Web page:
Tuesday, 01 April 2014 00:00

Generals in the kingdom (1)

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Overview

 “God’s call does not come by any stereotyped method,” wrote J. Oswald Sanders. “It will vary with the individual.” With that in mind, consider the following sampling of how God called certain ones to Ministry: Ambrose (c. A. D. 340-397) was born in Gaul, where his father was governor.

His family shortly moved to Rome where Ambrose was raised to be a skilled poet, orator, and lawyer. After practicing law in the Roman courts for a time, he was named governor of an Italian province and headquartered in Milan. A crisis arose there when Bishop Auxentius died in A.D. 374. The city was divided over who should replace him, and tensions were high. Ambrose assembled the people and used his oratorical powers to appeal for unity. But while he was speaking, a child cried out: “Let Ambrose be bishop!” The crowd took up the chant, and the thirty –five -year –old governor, to his dismay, was elected the city’s pastor. He set himself to study theology, soon becoming a great preacher and a deft defender of orthodox doctrine. He combated paganism and heresy with diligence, maintained the independence of the church against civil powers, and championed morality. He confronted political leaders, even emperors, when necessary. He wrote books and treatises, sermons, hymns, and letters.

He tended Milan like a shepherd. Perhaps none of that was more important than his influence on a hot-blooded infidel who slipped into town one Sunday to hear him preach. The skeptical Augustine found himself deeply impressed by the power of Ambrose’s sermons, and he sought personal counseling from the bishop. But Ambrose was too busy. Visitors were allowed into his room, but he paid scant attention to them. He just went ahead reading. Several times Augustine sat watching him, but Ambrose remained unaware of it. His preaching, however, reached the prodigal, and shortly afterward Augustine was converted. Ambrose continued preaching until he fell sick in A.D. 397. When distressed friends prayed for his healing, he said, “I have so lived among you that I cannot be ashamed to live longer, but neither do I fear to die; for we have a good Lord.” On Good Friday, April 3, Ambrose lay with his hands extended in the form of the cross, moving his lip in prayer. His friends huddled in sadness and watched.  Sometime past midnight, their beloved bishop passed to his good Lord.

Charles Fuller (A.D. 1887-1968) pioneered Christian radio work, preaching for nearly thirty years each week to twenty million people on the “old Fashioned Revival hour,” broadcast live from Long Beach Auditorium in California. In 1919, Fuller was working in the orange groves of Southern California as manager of a fruit packing house. For some time, he had been restless, increasingly convinced that God wanted him to resign and go to the Bible Institute of Los Angeles (Biola) to train for ministry. He began to view his work in the packing house as “just a continuous whirligig and year- round race… and when it was all said and done, not much was accomplished for eternity. It was just a matter of getting the best prices.” One morning in April as Charles Fuller sat in His office in the packing house, the conviction that he should go into full-time service became so powerful that he had to leave his desk and find some place where he could be alone to pray. He went down stairs, through the packing house where men and women were working, and back to a storage room where the makings of orange boxes were stored. He knelt behind a stack of these.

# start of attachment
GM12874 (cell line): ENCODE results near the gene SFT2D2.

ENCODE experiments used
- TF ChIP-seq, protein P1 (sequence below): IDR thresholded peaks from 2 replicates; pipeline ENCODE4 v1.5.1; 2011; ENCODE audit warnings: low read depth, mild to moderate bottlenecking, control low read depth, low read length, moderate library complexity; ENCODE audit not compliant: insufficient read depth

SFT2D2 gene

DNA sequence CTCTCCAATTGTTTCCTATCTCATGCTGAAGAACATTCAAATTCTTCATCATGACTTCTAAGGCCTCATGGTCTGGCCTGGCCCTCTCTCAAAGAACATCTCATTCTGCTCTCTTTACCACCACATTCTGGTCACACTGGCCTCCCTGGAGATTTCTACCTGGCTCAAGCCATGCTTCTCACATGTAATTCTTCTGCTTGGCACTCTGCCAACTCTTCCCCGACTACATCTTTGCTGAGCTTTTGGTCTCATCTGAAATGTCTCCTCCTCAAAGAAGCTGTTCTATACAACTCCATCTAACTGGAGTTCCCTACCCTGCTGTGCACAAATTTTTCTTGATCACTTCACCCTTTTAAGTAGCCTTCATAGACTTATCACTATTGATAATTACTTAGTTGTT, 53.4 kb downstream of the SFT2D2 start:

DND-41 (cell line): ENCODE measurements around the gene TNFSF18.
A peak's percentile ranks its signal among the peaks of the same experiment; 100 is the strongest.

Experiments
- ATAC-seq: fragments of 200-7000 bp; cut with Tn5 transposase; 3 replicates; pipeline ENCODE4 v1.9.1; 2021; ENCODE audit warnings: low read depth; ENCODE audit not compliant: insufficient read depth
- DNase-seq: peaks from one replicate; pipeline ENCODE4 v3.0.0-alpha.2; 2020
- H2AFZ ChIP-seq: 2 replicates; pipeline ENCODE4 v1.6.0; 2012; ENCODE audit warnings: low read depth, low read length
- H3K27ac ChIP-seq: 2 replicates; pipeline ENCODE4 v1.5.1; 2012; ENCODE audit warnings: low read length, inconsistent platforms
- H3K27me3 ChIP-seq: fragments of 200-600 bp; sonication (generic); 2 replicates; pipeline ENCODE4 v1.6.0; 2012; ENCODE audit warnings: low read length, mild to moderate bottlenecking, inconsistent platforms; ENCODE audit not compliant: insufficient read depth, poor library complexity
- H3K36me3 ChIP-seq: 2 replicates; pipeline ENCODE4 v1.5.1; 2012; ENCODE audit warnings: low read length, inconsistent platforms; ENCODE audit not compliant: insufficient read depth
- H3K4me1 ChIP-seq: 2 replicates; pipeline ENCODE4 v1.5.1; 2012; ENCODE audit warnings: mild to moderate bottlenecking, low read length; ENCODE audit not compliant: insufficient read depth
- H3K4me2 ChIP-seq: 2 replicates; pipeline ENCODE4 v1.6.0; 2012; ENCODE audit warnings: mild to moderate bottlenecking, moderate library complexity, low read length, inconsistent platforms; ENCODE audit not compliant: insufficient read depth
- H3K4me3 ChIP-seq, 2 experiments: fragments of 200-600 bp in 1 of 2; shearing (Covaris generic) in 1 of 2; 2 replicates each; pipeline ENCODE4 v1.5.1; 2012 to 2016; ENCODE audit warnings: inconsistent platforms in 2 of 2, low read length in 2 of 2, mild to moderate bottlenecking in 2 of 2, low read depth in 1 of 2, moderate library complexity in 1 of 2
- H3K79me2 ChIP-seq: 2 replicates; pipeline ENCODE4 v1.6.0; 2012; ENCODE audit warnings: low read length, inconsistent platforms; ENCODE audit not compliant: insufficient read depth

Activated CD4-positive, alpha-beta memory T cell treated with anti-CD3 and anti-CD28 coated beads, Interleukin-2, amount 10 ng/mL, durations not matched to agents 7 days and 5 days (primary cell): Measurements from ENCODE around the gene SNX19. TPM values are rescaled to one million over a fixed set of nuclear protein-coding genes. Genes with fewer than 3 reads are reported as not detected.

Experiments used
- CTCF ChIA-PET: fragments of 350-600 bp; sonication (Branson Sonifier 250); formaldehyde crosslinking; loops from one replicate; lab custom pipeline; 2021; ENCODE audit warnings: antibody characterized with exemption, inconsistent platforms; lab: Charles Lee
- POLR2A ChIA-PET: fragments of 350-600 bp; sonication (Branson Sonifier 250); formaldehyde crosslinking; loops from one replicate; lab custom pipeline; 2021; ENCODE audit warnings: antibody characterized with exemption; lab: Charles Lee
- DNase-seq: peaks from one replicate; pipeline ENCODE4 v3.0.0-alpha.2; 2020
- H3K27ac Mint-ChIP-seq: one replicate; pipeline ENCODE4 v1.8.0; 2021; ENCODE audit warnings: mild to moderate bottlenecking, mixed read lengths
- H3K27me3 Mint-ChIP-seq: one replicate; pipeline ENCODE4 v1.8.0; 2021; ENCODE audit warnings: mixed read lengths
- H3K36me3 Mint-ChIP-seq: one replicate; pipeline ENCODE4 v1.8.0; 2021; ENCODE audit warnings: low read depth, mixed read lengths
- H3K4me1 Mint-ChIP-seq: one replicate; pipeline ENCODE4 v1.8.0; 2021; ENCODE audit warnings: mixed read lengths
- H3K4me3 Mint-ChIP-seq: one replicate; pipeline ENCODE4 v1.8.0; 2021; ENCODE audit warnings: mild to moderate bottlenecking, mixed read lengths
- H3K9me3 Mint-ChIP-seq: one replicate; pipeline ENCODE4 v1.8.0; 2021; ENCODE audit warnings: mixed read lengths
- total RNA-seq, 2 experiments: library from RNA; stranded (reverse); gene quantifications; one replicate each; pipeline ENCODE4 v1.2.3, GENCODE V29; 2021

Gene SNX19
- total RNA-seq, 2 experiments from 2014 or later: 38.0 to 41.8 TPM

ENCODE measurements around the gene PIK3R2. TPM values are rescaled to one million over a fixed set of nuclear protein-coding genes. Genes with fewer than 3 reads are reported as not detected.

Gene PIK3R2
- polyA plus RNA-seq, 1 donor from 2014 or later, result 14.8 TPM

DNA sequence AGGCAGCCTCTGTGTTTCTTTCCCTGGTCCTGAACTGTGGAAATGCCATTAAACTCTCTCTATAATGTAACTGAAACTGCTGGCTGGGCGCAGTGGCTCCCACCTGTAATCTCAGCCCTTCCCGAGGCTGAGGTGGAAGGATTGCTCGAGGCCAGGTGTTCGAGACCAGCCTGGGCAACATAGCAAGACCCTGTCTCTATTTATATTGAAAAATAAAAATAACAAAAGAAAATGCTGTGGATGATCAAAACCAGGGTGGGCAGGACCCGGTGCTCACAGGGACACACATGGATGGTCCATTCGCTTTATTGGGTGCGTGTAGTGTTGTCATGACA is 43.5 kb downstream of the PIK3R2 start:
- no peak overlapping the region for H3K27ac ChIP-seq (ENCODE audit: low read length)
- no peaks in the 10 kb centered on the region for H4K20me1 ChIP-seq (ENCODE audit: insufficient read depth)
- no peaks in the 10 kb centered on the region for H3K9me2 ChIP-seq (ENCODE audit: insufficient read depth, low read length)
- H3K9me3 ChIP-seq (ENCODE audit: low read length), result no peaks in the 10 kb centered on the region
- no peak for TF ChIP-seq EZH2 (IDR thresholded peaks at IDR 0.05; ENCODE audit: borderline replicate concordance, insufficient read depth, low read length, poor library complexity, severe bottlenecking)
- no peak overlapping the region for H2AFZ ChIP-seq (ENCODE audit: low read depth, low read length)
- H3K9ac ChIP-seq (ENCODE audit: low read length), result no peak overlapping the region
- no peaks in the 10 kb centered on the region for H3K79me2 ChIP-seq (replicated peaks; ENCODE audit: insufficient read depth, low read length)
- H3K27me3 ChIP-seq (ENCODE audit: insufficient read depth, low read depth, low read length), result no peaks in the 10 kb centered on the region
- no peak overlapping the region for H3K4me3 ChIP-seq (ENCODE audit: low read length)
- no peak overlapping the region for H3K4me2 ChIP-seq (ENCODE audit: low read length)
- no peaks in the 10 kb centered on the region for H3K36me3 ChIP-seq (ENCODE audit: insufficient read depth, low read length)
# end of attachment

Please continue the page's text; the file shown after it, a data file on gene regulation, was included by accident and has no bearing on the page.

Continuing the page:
He struggled with the fear that he didn’t have the fluency and speaking ability needed for preaching, and he worried about the financial ramifications of leaving his  job, especially as he had recently made down payment on a twenty-acre orange grove of his own. At first these obstacles seemed too great, and he rose to go back to his desk, but God’s hand was so heavy upon Him that he sank to his knees again and said, “Oh, Lord, I will walk in your path. I will even try to preach. I will resign my position and trust you to supply our needs as I prepare for ministry.” Peace came upon his soul, and he soon notified the board members of the packing house that by the fall of that year he would be resigning so he could study at Biola. They took the news sadly, one even going so far as to say, “Charlie, you’re too good a man for the ministry. You should stay here. Why, a minister only has to work one day a week-Sunday when he preaches. Furthermore, I don’t think you are qualified for the ministry. You might well starve.” But for Charles Fuller there was no turning back. From that day on he felt like Paul who said, “Woe is me if I preach not the gospel.”

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